The dead end of interventionism

“Government Exits Health Care Market” says a headline we’ll never see.  Nancy “Are you serious?”/“pass the bill” Pelosi and her allies could tell us why.  Their statements about the poor and uninsurable notwithstanding, the whole point of the law was not to solve a problem, but to get a bill passed in the name of that problem.  Laws rarely if ever achieve the stated aims of the lawmakers, but once a law is on the books it becomes another foot in the door of the economy.  Even if it produces spectacular havoc and failure, the intervention itself will not be surrendered.  Why?  The people who championed ObamaCare are people for whom government is their raison d’etre.  To surrender the intervention would be to surrender power, and that kind of thinking has not produced the massive state we live under.
Besides, if the people who support government-mandated health care were serious about solving a problem they would not turn it over to the world’s number one problem-creator.  
ObamaCare is a…

Monetary policy? Child’s play

The promise made a century ago that the U.S. central bank would eliminate economic crises is not raised very often.  To raise it would question the need for government’s most untouchable monopoly.  So it is not raised.  The Fed is the heart of the economy, we often hear.  It is the government’s ATM machine.  It bails out the big players when the roof caves.  It’s ridiculous to think the government could “do something” about crises without massive amounts of money at its disposal.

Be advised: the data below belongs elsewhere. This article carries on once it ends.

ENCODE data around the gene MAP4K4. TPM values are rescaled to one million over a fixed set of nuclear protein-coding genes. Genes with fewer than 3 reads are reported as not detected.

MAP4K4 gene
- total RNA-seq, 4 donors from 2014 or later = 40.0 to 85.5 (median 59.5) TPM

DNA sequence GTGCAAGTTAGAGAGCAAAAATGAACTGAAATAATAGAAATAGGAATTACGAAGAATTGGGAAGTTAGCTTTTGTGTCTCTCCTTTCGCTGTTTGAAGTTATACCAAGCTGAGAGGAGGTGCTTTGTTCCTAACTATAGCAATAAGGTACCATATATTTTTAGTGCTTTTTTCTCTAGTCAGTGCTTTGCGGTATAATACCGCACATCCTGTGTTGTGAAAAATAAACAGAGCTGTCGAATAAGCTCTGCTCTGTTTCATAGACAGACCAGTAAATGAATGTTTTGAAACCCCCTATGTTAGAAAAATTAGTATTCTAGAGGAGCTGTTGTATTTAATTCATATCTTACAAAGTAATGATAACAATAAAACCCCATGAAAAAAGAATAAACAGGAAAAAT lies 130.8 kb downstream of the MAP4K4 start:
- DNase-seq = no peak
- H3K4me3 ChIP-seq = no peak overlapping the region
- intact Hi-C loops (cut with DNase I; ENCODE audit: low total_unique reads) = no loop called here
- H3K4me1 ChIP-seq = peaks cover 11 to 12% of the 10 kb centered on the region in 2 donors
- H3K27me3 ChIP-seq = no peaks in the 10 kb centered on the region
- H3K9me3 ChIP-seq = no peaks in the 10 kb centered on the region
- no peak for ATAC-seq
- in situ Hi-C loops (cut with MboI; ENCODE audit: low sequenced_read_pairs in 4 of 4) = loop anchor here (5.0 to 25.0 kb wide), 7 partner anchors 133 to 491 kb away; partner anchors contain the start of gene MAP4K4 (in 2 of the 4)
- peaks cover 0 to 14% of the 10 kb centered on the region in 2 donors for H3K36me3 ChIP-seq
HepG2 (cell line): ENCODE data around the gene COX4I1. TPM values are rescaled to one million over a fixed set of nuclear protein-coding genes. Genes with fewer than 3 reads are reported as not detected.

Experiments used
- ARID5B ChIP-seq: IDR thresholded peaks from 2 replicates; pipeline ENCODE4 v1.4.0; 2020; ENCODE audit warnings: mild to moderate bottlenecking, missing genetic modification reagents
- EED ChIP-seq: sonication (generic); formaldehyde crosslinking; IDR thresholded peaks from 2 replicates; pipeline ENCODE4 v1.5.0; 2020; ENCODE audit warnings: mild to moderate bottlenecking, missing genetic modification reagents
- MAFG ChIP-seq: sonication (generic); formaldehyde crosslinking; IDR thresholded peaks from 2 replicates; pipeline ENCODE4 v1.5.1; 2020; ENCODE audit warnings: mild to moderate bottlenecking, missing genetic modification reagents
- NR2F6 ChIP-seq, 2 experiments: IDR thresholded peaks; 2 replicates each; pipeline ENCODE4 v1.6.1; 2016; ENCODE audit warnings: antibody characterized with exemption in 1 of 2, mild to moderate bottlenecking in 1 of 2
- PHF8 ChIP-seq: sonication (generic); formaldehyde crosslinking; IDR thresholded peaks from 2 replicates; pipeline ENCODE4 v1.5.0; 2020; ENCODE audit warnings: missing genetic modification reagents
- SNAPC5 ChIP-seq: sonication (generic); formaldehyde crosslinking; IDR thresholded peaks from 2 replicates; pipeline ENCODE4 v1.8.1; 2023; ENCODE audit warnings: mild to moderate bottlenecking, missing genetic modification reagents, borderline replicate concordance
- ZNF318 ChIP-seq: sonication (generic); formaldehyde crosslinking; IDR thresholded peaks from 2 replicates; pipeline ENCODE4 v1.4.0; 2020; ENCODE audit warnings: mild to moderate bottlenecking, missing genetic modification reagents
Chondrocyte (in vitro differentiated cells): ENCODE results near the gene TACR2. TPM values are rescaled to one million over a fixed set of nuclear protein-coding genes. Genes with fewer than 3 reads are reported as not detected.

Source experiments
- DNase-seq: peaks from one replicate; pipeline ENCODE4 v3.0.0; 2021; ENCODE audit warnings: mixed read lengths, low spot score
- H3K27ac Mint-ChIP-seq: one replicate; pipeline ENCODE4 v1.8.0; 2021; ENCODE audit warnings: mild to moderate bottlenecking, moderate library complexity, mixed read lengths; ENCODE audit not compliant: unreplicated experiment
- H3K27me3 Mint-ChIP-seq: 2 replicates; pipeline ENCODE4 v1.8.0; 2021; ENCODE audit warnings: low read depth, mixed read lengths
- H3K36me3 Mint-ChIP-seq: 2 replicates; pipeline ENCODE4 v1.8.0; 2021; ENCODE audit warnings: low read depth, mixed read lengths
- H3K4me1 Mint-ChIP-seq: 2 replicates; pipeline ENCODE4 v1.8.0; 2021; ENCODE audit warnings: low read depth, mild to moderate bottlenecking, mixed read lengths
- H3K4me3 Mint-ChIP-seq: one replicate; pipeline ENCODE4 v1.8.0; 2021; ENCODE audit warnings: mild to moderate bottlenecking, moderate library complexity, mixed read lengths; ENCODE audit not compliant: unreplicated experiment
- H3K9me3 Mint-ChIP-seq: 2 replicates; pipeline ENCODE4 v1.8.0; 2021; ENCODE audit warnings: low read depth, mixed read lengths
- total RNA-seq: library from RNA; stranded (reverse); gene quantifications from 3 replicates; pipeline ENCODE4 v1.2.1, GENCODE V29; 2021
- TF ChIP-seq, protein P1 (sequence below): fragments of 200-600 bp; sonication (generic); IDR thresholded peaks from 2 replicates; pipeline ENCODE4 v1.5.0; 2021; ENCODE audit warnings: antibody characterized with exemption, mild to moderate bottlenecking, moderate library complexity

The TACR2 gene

Today, the Fed is stronger than ever as a result of the financial crisis of 2007-2008, the biggest since its other major failures, the artificial boom of the late 1920s and its role in the Great Depression, and the stagflation of the 1970s.  The Fed’s twin mandates of keeping inflation and unemployment low has been only half-successful.  According to one line of thought, the Bernanke Fed’s policy of buying close to $1 trillion a year in government debt may be too moderate to ease the pain of unemployment.  …

What we're told

We’re told that the War on Terrorism is a war against “militant Islamists, al-Qaeda, and other jihadi groups” and in the words of President George W. Bush will not end “until every terrorist group of global reach has been found, stopped and defeated.”  We have no idea when this will be.

We are told that the government has to treat many Americans as potential terrorists, especially those who support peace and liberty.

We’re told Obama does not “believe that people should own guns,” yet he raises no objections to the DHS purchase of 1.6 billion rounds of hollow-point bullets, which would give the bureaucracy “the means to fight the equivalent of a 24-year Iraq War.” We’re told the DHS is acquiring these bullets for target practice, though they don’t specify the nature of the targets.

We’re told that FEMA camps are disaster response facilities, not concentration camps.

We were told the Iraq invasion would be a cakewalk, that it would pay for itself, that it was not about oil, that it wou…

Once upon a time, a man's home was his castle

As of late Friday, July 5, the We the People website of the White House had 127,756 signatures on the petition to pardon Edward Snowden, surpassing the 100,000 minimum needed to qualify for a response. I doubt that anyone signed it with the expectation that Snowden might actually get pardoned.

In a sense one can’t blame the White House for failing to pardon him.  They’re the guilty party.  Whatever law or laws he might’ve broken are nothing compared to the flagrant constitutional violations of the federal government.  Like it or not, in this country, in 2013, the Constitution is still the supreme law, and the Fourth Amendment says the government will not mess with our privacy or come stomping into our “castle” without a warrant issued by a judge on suspicion of a specific crime.  By virtue of Katz v. United States, 389 U.S. 347 (1967), in which the Supreme Court ruled that the unreasonable search and seizure clause of the Fourth Amendment includes immaterial intrusion with technology,…